Despite this ubiquity and ease of access, CSV is a wretched way to exchange data. The CSV format itself is notoriously inconsistent, with myriad competing and mutually-exclusive formats that often coexist within a single dataset (or, if you’re particularly unlucky, a single file). Exporting a dataset as a CSV robs it of a wealth of metadata that is very hard for the reader to reconstruct accurately, and many programs’ naïve CSV parsers ignore the metadata reconstruction problem entirely as a result. In practice, CSV’s human-readability is more of a liability than an asset.

Source: It's Time to Retire the CSV, an article by Alex Rasmussen.

B-Trees: More Than I Thought I'd Want to Know

Recently, I’ve been reading through the excellent Database Internals (Alex Petrov, 2019). The first half of the book is dedicated to the implementation of database storage engines – the subsystem(s) of a DBMS that handles long-term persistence of data. A surprising amount of this section discusses the implementation and optimization of various B-Tree data structures.

Source: B-Trees: More Than I Thought I'd Want to Know, an article by Ben Congdon.

Modern LZ Compression

This article walks through the components of a modern LZ compressor. It's amazing how rich and deep the compression field is. If you enjoy algorithms and data structures, there are not too many better places to play. I hope you enjoy reading it as much as I enjoyed writing it!

By the end, we will have a compressor that can beat gzip while decompressing at almost the same speed — in less than 1000 lines.

Source: Modern LZ Compression, an article by Gary Linscott.

Slice Patterns

Rust 1.26 introduced a nifty little feature called Basic Slice Patterns which lets you pattern match on slices with a known length. Later on in Rust 1.42, this was extended to allow using .. to match on “everything else”.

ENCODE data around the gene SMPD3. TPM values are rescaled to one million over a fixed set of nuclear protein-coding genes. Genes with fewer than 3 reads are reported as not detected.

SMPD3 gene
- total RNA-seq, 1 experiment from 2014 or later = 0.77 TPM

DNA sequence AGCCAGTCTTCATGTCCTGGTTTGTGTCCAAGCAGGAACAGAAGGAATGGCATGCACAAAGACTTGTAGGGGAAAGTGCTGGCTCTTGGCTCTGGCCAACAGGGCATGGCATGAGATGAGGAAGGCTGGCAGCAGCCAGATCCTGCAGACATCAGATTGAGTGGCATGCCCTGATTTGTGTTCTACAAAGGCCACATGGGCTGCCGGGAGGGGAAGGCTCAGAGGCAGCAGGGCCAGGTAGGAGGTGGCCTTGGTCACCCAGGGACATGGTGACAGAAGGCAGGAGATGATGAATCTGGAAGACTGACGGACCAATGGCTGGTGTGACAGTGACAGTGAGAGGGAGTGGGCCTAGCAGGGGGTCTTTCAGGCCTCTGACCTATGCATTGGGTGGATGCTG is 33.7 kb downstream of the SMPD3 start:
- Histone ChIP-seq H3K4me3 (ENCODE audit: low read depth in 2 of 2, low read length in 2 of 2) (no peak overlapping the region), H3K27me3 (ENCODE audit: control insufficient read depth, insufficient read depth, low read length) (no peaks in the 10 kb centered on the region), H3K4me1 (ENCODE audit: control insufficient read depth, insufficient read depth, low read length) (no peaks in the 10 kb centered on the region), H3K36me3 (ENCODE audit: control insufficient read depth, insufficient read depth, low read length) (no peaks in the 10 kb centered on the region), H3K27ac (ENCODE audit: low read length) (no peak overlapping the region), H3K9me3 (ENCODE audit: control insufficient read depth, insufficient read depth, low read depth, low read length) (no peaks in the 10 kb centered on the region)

As features go this may seem like a small addition, but it gives developers an opportunity to write much more expressive code.

Source: Slice Patterns, an article by Michael F. Bryan.

How to write fast Rust code

Since I wrote How to write really slow Rust code and its sequence, Part 2, I have received so much feedback and suggestions to make my Rust code run faster that I decided I had enough material to write another post, this time focusing on more advanced tools and techniques available to Rust developers rather than on how to avoid noobie mistakes that will totally destroy your Rust code performance, as the previous blog posts did.

Source: How to write fast Rust code, an article by Renato Athaydes.

Email Authenticity 101: DKIM, DMARC, and SPF

If you use email with your own domain, a lot of the burden of authenticity has suddenly shifted from your service provider to you. This guide will hopefully give you the information and practices you need to keep your domain's email authentic and less vulnerable to spoofing.

We'll cover the three major components of modern email domain security: DKIM for signing, SPF for sender verification, and DMARC for stricter enforcement of the other two. It is assumed the reader has a basic understanding of DNS and has experience using email with their own domain.

Source: Email Authenticity 101: DKIM, DMARC, and SPF, an article by Alex Blackie.

I figured out how DMARC works, and it almost broke me

Recently, I encountered a problem. My domain didn't correctly implement SPF, DKIM, or DMARC.

Then, I encountered a second problem: I had no idea what those were, and seemingly nobody has written about SPF, DKIM, or DMARC in a way that a human can understand, not to mention implement. Every article I found was either highly technical, trying to game SEO to sell me something, or too high level to be useful.

As a result, I've had to do a lot of hard work and research to understand this problem. Hopefully, because I had to do this, you won't.

There's two main sections here: a human explanation of what these things are, followed by a reasonably straightforward way to implement them.

Source: I figured out how DMARC works, and it almost broke me, an article by Simon Andrews.

Introducing the Python Launcher for Unix

Let's say you have more than one version of Python installed on your machine. What version does python3 point to? If you said, "the newest version", you may actually be wrong. That's because python3 points at the last version of Python you installed, not necessarily the newest; python3 typically gets overwritten every time you install some version of Python.

This is a bit annoying when you simply want to work with the newest version of Python (e.g., creating a new virtual environment). It would be convenient if there was a command which just always used the newest version of Python that's installed ...

Source: Introducing the Python Launcher for Unix, an article by Brett Cannon.